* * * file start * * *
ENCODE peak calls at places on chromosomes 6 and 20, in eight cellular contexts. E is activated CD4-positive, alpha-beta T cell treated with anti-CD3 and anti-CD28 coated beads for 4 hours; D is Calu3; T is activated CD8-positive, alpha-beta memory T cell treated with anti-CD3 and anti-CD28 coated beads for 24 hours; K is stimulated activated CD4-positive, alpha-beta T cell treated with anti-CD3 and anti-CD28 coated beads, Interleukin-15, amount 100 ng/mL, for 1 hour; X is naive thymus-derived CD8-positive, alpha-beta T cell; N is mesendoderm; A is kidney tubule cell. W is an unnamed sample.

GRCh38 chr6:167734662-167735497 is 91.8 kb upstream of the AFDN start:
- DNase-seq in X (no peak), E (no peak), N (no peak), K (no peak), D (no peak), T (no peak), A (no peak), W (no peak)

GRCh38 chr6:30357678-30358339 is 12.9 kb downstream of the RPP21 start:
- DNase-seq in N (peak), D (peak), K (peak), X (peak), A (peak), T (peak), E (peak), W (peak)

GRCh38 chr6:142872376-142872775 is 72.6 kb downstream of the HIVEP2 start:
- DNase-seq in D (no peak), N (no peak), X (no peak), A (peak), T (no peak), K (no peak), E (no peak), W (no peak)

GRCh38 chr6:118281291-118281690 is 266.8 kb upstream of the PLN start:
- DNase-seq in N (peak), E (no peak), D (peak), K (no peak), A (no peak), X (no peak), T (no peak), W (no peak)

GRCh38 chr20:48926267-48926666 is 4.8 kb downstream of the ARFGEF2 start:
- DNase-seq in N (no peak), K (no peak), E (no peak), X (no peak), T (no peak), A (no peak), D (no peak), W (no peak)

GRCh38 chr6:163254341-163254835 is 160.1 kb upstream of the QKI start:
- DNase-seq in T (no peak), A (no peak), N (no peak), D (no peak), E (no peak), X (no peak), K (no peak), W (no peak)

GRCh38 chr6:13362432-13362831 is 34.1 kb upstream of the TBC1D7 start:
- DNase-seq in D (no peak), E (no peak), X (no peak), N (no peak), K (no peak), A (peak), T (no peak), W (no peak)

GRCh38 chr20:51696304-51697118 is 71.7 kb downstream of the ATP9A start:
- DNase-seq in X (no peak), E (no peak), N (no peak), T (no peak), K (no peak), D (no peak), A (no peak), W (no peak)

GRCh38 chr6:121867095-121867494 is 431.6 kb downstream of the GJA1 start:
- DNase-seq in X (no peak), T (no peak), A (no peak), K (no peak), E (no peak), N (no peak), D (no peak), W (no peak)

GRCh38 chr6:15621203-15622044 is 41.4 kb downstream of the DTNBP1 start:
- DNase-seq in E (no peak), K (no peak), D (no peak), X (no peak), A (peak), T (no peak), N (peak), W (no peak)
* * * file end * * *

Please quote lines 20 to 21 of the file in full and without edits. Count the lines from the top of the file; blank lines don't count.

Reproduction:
GRCh38 chr6:15621203-15622044 is 41.4 kb downstream of the DTNBP1 start:
- DNase-seq in E (no peak), K (no peak), D (no peak), X (no peak), A (peak), T (no peak), N (peak), W (no peak)